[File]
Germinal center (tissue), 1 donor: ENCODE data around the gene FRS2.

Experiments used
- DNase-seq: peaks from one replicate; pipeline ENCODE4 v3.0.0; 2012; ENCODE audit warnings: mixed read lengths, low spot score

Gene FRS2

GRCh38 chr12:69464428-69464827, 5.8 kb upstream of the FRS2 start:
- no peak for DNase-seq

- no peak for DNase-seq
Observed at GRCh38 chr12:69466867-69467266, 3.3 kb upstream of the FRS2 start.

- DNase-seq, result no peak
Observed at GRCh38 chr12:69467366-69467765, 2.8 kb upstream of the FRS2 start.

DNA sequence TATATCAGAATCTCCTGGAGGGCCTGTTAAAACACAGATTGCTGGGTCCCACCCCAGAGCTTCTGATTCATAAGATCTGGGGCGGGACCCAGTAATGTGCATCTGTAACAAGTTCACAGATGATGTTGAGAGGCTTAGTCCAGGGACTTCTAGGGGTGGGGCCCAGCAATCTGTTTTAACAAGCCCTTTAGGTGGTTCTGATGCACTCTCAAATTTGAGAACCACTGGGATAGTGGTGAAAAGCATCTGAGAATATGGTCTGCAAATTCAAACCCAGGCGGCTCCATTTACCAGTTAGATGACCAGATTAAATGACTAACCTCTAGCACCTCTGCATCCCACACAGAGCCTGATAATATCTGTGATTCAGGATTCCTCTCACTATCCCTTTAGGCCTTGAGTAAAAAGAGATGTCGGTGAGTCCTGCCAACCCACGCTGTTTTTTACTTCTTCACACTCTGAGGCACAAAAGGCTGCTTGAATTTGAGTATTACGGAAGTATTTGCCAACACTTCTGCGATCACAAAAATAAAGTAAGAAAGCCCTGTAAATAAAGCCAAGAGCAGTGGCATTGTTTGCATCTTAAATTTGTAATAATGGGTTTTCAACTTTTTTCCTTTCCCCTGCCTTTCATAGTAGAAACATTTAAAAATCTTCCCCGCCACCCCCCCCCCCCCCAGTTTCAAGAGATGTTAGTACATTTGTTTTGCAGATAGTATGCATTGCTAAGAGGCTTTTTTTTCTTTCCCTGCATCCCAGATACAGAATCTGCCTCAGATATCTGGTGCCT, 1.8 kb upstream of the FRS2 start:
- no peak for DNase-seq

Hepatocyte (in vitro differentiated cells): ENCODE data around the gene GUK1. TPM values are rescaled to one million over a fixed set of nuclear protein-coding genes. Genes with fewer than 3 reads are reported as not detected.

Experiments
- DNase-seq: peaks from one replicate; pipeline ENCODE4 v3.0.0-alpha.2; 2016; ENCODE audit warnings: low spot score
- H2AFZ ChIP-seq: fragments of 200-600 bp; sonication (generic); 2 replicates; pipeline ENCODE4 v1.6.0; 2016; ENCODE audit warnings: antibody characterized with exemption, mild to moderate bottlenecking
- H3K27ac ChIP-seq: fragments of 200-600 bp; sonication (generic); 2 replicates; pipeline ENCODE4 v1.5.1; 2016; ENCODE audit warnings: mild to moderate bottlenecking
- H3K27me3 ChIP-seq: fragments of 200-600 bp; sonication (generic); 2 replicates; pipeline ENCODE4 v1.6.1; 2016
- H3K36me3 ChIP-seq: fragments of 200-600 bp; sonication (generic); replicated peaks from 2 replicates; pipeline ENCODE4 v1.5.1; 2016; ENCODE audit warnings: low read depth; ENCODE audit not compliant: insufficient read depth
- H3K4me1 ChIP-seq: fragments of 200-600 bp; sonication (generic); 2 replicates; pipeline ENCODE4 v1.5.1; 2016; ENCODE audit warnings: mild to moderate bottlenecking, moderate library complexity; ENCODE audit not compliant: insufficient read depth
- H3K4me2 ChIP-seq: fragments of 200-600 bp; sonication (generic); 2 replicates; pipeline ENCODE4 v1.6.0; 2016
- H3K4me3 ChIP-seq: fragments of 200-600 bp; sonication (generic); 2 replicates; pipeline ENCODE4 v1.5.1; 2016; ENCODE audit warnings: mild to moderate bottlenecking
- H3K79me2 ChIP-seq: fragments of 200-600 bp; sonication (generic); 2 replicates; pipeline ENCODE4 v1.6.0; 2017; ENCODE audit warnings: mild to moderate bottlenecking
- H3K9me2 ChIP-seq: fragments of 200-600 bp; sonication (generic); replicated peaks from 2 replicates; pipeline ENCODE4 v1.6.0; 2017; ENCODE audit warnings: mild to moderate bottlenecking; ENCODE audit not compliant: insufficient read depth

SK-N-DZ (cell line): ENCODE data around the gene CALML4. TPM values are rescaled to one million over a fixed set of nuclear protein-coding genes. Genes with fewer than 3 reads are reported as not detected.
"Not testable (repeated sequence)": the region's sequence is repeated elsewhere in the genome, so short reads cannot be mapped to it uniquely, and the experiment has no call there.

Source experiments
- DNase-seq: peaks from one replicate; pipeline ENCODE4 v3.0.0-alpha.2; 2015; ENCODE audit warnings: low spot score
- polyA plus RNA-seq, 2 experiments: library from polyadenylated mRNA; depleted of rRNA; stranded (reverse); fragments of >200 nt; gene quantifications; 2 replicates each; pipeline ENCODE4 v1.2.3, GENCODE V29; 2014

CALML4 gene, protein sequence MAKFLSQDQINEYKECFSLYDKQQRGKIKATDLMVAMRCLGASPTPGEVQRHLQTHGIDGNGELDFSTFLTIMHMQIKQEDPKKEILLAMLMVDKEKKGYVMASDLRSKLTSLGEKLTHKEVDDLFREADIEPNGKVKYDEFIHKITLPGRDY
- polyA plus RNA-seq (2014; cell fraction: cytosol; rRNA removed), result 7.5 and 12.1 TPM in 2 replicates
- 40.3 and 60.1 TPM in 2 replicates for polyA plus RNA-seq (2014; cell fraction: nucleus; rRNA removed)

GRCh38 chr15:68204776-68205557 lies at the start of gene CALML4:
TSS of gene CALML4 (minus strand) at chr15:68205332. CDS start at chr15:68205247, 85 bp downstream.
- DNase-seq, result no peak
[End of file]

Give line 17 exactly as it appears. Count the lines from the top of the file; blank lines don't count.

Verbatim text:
- H3K27ac ChIP-seq: fragments of 200-600 bp; sonication (generic); 2 replicates; pipeline ENCODE4 v1.5.1; 2016; ENCODE audit warnings: mild to moderate bottlenecking